I grew up with the old-school 80s Transformers cartoon, but I am by no means a hardcore fan who demands fan-service. I’ve seen the new movies, shuddered at most bits, and decided to skip the game adaptations. From what I’ve heard, I didn’t miss much. Still, non-hardcore fan and all that, I did find myself getting excited hearing about High Moon Studio’s Transformers: War for Cybertron as it was going to follow the traditional cartoon universe rather than have BAYSPLOSIONS aplenty. Does a game based on a franchise that was good in the 80s (to a child) equate to good in 2010 (to a fully-grown man)? Read on and find out!
War for Cybertron is a third-person shooter set on Cybertron before the Decepticons and Autobots found their way to earth. The game’s plot actually explains why our protagonists and antagonists were forced to leave their home planet; if this is something that’s new or not, I don’t know, but I’m sure die-hard fans will let me know in the comments.
Players working through the campaign will find themselves dominating and destroying for six missions as the evil Decepticons, only to take control of the heroic Autobots to try to clean up…well, the mess you made. There is also a robust multiplayer mode with all the usual features — levelling up and unlocking new characters – you know the drill.
The hot: Upon revisiting Transformers, I realise it’s cheesy as all hell, but still enjoyable. Newcomers to the franchise may not get as much out of this game as I did. Optimus Prime has the same voice-actor from the cartoon, and I got a bit excited at that; I guess in the end, I was fan-serviced.
While usually unnecessary, the ability to transform from robot to car/slightly-more-tankish-car/plane, depending on which character you choose, is very fluid and quite fun to engage. While skimping on gamerscore during the campaign, each level does have its own sub-mission that will provide achievements, and proved to be quite fun. Give each task a go if you pick this game up.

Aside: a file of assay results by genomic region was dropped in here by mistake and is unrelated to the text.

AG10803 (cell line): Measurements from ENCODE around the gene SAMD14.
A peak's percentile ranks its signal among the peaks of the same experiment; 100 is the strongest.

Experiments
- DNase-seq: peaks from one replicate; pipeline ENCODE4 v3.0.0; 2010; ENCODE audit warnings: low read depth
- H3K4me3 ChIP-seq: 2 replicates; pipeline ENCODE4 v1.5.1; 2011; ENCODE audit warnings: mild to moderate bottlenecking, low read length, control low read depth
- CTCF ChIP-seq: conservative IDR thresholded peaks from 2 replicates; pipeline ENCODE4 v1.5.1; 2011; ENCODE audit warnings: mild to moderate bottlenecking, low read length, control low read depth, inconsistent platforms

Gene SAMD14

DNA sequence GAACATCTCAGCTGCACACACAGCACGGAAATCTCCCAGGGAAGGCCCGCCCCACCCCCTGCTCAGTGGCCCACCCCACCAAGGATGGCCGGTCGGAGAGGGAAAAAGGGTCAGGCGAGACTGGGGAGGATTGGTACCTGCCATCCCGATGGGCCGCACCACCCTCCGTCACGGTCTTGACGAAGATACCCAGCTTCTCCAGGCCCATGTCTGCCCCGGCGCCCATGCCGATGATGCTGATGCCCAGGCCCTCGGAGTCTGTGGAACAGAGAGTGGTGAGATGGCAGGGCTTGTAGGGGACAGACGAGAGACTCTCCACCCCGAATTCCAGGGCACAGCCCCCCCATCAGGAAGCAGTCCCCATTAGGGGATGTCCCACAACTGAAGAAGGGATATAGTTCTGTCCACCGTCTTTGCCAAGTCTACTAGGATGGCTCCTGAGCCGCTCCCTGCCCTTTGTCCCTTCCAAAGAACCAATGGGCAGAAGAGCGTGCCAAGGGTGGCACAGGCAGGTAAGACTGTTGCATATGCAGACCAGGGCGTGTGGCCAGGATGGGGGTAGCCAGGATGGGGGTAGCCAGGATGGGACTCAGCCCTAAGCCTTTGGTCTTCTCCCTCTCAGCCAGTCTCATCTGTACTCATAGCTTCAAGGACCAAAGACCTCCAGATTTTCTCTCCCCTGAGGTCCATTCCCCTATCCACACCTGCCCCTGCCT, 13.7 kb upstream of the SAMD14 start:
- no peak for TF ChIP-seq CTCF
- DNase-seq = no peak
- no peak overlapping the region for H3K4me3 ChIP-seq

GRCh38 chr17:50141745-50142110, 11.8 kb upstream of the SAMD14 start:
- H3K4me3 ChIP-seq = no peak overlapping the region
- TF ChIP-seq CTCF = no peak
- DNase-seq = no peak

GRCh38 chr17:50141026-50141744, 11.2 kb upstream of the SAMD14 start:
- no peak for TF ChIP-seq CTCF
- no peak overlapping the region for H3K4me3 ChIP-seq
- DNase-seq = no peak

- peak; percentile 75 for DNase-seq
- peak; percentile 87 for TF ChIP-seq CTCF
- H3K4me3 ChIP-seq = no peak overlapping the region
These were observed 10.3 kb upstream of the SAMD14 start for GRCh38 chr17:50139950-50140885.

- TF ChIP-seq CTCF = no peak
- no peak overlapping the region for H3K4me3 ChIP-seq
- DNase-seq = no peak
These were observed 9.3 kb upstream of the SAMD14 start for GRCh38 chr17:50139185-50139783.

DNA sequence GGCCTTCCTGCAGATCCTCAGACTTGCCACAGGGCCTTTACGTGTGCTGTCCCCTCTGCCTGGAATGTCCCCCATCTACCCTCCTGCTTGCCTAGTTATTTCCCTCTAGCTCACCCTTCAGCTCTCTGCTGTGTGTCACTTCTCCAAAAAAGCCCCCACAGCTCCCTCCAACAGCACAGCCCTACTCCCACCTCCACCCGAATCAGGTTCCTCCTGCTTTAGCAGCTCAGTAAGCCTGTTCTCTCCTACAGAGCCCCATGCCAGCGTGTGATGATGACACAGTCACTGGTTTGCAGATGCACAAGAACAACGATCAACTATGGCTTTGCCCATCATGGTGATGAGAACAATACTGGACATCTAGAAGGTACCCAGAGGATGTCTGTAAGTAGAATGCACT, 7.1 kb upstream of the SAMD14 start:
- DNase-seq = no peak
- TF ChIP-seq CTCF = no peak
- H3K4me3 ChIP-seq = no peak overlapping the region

The game has a variety of different difficulty levels; those looking to get through the story shouldn’t have a problem and you can bump the level up or down depending on how you’re doing.
The meh: You know that if I’m giving out points to a variety of difficulty levels, most of this game is meh. Transforming is fun, as I mentioned, but pointless – your robot form can run just about as fast as the car mode can motor. Flying around is okay, but the camera tends to make it quite difficult to pull off anything flash.
The game also puts different Transformers into one of three classes; I can’t remember what those classes are because (in the campaign at least), all the classes play identical to one another. It seems like a lot of concepts in this game started off as great ideas with not enough follow through; more polishing would have made this game great rather than capable.
The cold: Multiplayer, multiplayer, multiplayer. This is another in a series of games that decides pretty much half of its gamerscore allocation should go to multiplayer modes. Levelling up and getting to Prime mode, this game’s version of “prestige,” is repetitive and cumbersome. I gave up pretty quickly.
DLC packs for the game pretty much just offer other characters to use – this is where the fan-service REALLY comes into play – like old-school cartoon versions of Starscream and Megatron. Good for some, horrible value for most.
Basically, if you’re a big Transformers fan or you’re really into shooters, this game is for you. If you don’t fit in to one of the above categories, you’re probably better off finding another game…perhaps Halo: Reach now that it’s officially out. The game is alright – the story is engaging, the campaign is fun, and there’s multiplayer. While that’s fair enough, truthfully, there’s nothing truly exceptional about this game that makes it stand out like other games in the same genre do. As a purchase, I’d rate this as average, and as a rental, slightly higher.